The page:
ACEP, Anthem Squabble Over 'Secret' Diagnoses List
Moore says Anthem has responded to ACEP’s concerns about some of the diagnoses on the list.
"ACEP got our list and it was an early copy and it has 'chest pain on breathing.' They called us and said 'did you know chest pain on breathing is on the list?' We said, 'Hey, you are right!' so we took it off the list. It is no longer on the list of screening diagnoses," Moore says. "They continue to cite that even though they know it is off the list."
Moore says the screening list is one of a number of strategies that Anthem has developed to encourage patients to access care in less-expensive venues. Those strategies include bolstering the primary care and urgent care networks, and expanding telemedicine services.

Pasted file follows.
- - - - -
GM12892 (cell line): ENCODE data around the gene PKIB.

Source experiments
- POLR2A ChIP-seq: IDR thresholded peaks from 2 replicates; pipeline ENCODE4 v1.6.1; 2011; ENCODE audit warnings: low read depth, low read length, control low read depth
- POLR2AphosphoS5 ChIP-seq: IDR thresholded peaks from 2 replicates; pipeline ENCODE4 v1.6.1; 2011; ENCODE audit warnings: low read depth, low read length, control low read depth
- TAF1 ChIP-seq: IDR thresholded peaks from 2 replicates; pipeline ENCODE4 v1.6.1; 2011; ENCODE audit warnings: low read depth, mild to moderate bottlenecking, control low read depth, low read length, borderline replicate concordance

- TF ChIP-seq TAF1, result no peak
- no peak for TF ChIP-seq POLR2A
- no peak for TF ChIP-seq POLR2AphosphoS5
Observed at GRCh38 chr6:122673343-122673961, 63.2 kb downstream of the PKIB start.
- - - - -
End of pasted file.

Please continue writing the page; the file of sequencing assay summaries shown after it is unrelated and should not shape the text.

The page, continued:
Patients are usually notified that their claim has been denied several weeks after the ED care has been administered.
"They won’t find out in the ER," Moore says. "That would require the ER to call in the information and they would be doing a pre-certification for the ER visit and we don’t want to put that administrative burden on the ER. It will slow down the ER and reduce its mission to quickly respond."
He says patients can appeal the denial of coverage, and are told before they sign up for coverage that emergency department care is only covered for emergencies.
"You can’t have it as a primary care doctor. It’s not efficient. It’s not cost-effective, and it costs everyone else on the plan a lot of money," he says. "This is not going to affect the great majority of people. This is only going to affect a small number of claims and a smaller number of patients because it tends to be the same patients who abuse the system again and again."